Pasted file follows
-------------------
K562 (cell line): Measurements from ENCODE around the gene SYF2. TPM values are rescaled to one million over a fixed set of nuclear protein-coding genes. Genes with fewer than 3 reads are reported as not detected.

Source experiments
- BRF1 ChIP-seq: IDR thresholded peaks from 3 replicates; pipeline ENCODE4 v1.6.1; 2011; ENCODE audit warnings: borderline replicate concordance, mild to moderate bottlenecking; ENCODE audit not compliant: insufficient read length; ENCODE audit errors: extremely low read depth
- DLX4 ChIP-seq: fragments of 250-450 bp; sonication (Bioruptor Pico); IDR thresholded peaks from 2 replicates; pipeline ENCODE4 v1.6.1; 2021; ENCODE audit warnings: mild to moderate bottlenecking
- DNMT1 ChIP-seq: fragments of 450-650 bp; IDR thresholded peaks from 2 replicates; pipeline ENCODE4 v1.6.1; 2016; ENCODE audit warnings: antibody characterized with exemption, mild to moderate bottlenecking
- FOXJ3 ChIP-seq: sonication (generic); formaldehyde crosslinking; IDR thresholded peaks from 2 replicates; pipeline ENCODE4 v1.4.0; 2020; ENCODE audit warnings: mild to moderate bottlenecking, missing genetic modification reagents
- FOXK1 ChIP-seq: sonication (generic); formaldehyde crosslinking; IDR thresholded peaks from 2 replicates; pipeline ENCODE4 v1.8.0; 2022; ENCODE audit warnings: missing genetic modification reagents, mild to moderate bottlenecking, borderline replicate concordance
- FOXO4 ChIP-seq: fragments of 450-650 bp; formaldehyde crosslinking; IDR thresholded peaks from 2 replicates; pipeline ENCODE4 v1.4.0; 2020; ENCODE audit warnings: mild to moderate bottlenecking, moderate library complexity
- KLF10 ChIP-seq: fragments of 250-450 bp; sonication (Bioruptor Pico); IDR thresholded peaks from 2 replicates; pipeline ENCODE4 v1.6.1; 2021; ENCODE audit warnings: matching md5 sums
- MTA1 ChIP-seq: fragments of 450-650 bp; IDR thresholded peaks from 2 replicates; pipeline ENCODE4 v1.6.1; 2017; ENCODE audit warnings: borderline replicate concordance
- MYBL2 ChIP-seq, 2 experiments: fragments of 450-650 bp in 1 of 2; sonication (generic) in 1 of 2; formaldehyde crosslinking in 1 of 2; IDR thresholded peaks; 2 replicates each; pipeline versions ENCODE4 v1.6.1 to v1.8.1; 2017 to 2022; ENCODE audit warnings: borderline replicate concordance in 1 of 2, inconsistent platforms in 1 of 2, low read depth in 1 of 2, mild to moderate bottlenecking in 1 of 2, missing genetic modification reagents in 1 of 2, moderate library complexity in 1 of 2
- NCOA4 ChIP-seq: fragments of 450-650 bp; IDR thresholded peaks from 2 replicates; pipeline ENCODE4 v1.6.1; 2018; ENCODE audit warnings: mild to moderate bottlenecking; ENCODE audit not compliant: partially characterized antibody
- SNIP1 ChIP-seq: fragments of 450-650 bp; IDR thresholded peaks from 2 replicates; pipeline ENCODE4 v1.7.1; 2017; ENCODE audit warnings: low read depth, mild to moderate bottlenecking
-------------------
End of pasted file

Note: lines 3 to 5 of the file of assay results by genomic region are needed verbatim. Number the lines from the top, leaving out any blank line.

- BRF1 ChIP-seq: IDR thresholded peaks from 3 replicates; pipeline ENCODE4 v1.6.1; 2011; ENCODE audit warnings: borderline replicate concordance, mild to moderate bottlenecking; ENCODE audit not compliant: insufficient read length; ENCODE audit errors: extremely low read depth
- DLX4 ChIP-seq: fragments of 250-450 bp; sonication (Bioruptor Pico); IDR thresholded peaks from 2 replicates; pipeline ENCODE4 v1.6.1; 2021; ENCODE audit warnings: mild to moderate bottlenecking
- DNMT1 ChIP-seq: fragments of 450-650 bp; IDR thresholded peaks from 2 replicates; pipeline ENCODE4 v1.6.1; 2016; ENCODE audit warnings: antibody characterized with exemption, mild to moderate bottlenecking